From the blood of Medusa’s neck came forth Pegasus and Chrysaor, a winged horse and a man who were the sons of Poseidon. Poseidon had raped Medusa in a Temple of Athena, leading to the curse in the first place.

Medusa’s sisters were enraged and murderous. They were immortal, unlike Medusa, and so instead of fighting them, Perseus used Hades’s helm to escape.

5. Encountering Atlas

Perseus, on his way back home, entered the lands of the Titan, Atlas. He introduced himself as Zeus’s son and therefore a relative, and pleaded for a place to stay the night in safety. Atlas had received a prophecy that one of Zeus’s sons would steal the golden apples guarded by his daughters, the Hespirides. For refusing him hospitality, Perseus used Medusa’s head to turn him into stone.

Atlas became mountains, and stayed such until he was transformed back at some later date and punished by Zeus for his crimes in the Titanomachy. Years later, Heracles – who was both Perseus’s great-grandson and paternal half-brother – came by and tricked Atlas and made off with the apples. This completed the prophecy.

6. Rescuing Andromeda

The next stop for Perseus was the land of Aethiopia, a mythical version of Ethiopia. It was run by King Cephus and Queen Cassiopeia. They had one daughter, Andromeda, who was very beautiful. Cassiopeia bragged that Andromeda was more beautiful than the Nereids, sea nymphs who were the companions of Poseidon.

Poseidon took insult to this and sent a sea monster, Ceto, to destroy Aethiopia in punishment. The Oracle Ammon told Cephus that he must sacrifice Andromeda to appease Poseidon. He should tie her to a rock and expose her to the sea to die.
Perseus found Andromeda and fell in love with her. He killed Ceto, then cut Andromeda free before the sea could drown her.

7. Marrying Andromeda

Andromeda was already engaged to her uncle, Phineas, who wished to win the throne through the marriage. As her savior, though, Perseus had the superior claim to marry her. During the wedding Phineas – against the advice of his brother – gathered some men and attacked Perseus, attempting to kill him.

Perseus defended himself by turning all of the men into stone. The wedding was completed and he left with his new wife with her parents’ blessing.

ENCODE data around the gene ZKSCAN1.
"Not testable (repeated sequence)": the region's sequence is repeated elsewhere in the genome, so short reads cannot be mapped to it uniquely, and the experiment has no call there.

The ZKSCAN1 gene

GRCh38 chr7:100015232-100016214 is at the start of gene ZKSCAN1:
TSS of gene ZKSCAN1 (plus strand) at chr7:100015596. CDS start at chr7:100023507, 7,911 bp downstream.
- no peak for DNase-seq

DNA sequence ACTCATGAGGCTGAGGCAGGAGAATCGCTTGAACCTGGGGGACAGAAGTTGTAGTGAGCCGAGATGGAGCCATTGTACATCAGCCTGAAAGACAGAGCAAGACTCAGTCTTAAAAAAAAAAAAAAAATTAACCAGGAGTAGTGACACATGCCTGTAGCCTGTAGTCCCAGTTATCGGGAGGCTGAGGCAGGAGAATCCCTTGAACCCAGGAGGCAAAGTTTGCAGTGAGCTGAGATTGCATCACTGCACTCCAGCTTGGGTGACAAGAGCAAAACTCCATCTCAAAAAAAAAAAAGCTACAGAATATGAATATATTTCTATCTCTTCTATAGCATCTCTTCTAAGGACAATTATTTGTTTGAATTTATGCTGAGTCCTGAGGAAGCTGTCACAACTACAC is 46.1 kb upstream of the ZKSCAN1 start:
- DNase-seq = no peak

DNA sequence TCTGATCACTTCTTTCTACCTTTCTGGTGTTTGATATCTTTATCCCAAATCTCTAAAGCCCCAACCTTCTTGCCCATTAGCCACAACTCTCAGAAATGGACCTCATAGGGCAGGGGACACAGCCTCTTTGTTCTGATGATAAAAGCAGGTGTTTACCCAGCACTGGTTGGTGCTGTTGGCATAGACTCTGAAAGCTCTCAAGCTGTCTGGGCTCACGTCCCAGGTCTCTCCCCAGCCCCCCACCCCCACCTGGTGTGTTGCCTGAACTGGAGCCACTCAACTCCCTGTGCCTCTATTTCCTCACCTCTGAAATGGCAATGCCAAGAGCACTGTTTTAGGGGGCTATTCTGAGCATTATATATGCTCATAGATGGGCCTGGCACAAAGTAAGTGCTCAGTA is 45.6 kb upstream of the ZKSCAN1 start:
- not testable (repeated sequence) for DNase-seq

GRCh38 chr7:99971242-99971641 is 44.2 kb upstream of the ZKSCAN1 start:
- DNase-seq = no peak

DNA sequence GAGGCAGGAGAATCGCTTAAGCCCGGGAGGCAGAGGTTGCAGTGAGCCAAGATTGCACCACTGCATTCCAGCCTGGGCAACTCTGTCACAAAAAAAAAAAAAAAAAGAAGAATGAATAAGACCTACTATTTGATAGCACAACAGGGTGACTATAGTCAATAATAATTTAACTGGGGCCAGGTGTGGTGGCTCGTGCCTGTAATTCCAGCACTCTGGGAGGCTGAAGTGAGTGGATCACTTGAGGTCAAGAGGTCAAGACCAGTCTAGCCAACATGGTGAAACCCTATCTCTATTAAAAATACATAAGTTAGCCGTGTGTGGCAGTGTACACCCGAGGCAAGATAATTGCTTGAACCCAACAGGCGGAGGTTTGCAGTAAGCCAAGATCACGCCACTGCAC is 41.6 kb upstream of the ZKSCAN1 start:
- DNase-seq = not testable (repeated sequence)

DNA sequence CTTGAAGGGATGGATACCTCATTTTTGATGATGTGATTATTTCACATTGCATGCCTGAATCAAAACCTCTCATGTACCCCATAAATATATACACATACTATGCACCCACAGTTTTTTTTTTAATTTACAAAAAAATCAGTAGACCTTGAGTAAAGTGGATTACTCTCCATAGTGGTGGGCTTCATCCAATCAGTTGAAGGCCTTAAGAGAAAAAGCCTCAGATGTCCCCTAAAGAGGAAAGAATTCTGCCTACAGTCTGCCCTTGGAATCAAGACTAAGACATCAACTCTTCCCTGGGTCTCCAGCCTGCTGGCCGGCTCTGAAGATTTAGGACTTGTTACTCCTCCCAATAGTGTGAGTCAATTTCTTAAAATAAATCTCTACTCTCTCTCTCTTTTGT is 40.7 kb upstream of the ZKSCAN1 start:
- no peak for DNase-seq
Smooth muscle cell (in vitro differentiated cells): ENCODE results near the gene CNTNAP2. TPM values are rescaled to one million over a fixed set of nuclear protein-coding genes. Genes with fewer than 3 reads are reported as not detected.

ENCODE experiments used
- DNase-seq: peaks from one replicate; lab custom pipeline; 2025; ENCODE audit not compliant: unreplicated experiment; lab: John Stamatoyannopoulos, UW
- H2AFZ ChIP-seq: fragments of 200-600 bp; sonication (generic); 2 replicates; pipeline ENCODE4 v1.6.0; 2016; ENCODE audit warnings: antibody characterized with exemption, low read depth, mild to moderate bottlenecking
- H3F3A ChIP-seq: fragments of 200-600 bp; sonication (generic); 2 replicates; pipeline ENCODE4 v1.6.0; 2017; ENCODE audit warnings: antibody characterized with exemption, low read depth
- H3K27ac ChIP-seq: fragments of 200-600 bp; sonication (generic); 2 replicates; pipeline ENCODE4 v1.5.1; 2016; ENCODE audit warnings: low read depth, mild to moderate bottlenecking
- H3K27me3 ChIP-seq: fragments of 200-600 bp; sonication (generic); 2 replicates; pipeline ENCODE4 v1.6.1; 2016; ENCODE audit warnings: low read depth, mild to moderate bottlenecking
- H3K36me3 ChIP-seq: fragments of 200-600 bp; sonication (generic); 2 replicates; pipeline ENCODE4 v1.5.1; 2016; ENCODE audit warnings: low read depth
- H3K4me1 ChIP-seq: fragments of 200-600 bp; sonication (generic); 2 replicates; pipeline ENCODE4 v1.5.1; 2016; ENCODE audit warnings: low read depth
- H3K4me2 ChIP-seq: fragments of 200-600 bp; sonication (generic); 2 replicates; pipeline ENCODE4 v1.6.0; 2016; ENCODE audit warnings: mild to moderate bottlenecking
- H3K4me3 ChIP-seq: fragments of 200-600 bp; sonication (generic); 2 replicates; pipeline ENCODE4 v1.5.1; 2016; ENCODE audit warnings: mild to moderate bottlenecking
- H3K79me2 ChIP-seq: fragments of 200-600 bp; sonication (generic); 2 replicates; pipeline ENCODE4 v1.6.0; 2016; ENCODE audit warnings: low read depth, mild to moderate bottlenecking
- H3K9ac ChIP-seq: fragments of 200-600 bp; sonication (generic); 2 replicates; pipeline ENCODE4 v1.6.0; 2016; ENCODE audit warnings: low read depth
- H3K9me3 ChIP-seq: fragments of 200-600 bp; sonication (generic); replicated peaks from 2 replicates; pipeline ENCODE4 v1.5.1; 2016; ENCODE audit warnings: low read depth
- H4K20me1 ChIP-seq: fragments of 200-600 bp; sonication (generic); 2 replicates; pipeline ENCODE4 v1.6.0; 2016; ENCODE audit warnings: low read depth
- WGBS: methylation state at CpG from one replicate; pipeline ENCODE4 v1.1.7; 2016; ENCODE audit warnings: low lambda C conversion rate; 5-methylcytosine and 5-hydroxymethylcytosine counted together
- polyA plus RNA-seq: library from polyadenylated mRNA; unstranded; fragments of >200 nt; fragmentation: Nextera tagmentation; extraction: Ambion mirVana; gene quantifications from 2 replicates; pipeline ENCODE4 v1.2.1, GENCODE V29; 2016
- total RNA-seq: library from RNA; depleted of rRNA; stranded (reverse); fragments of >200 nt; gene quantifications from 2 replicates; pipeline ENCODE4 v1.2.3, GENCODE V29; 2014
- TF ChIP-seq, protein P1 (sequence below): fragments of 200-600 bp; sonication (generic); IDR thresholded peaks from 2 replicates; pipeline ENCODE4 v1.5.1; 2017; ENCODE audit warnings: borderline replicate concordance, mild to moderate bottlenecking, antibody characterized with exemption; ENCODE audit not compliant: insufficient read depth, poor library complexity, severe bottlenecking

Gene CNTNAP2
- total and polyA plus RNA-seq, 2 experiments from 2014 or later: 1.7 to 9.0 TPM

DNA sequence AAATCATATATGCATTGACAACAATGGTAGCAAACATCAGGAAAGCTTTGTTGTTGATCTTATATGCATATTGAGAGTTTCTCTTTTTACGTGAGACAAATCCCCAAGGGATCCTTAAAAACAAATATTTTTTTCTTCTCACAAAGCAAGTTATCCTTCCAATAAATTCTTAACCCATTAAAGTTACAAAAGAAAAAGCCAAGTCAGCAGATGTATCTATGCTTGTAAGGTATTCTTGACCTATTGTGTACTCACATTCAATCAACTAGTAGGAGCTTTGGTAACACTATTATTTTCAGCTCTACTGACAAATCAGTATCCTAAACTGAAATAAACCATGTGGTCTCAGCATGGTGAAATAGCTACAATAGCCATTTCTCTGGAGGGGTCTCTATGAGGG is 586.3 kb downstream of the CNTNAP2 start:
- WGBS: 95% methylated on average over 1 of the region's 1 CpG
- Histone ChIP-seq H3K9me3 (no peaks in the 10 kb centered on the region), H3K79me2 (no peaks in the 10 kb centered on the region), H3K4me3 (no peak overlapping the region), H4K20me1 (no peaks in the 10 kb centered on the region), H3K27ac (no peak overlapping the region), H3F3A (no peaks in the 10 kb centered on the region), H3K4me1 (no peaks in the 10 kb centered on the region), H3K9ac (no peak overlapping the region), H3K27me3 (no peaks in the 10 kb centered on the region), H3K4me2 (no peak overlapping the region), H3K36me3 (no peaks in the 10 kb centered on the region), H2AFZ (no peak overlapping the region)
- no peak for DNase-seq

8. Returning home

Perseus flew back from Aethiopia to Seriphos. In some accounts, he flew on the back of Pegasus, though the winged horse is more commonly the mount of another hero, Bellerophon. The blood from Medusa’s neck dropped to the ground as Perseus flew, bringing to life a deadly race of snake monsters.

When Perseus arrived back home, Dictys had been imprisoned or was in hiding, and Danae was nowhere to be seen. After asking around, Perseus learned that Polydectes’s advances had become more aggressive and that Danae hid herself in fear.

Enraged and protective of his mother, Perseus found Polydectes and used Medusa’s head to turn the man to stone. He found and freed Dictys and Danae, and named Dictys king in Polydectes’s place, with Danae as his queen.

9. Fulfilling the Prophecy

Perseus travelled back to the land of his birth, where he inadvertently killed the grandfather who had thrown him into the sea, thus fulfilling the prophecy that Acrisius had so long feared.

There were two versions of this story. In the first, Perseus was playing a game of discus or quoit, and Acrisius accidentally stepped into the path of the thrown heavy disc. It hit his head, killing him instantly.

In the second version, Perseus found that Acrisius had been exiled by his own brother, Proteus. He turned Proteus to stone and went to rescue Acrisius. Acrisius, however, refused to accept his grandson and accused him of lying about slaying Medusa. When Perseus lifted up the head to show otherwise, he killed his grandfather, thus completing the prophecy.

After this, he gifted Medusa’s head to Athena, who set it on her shield.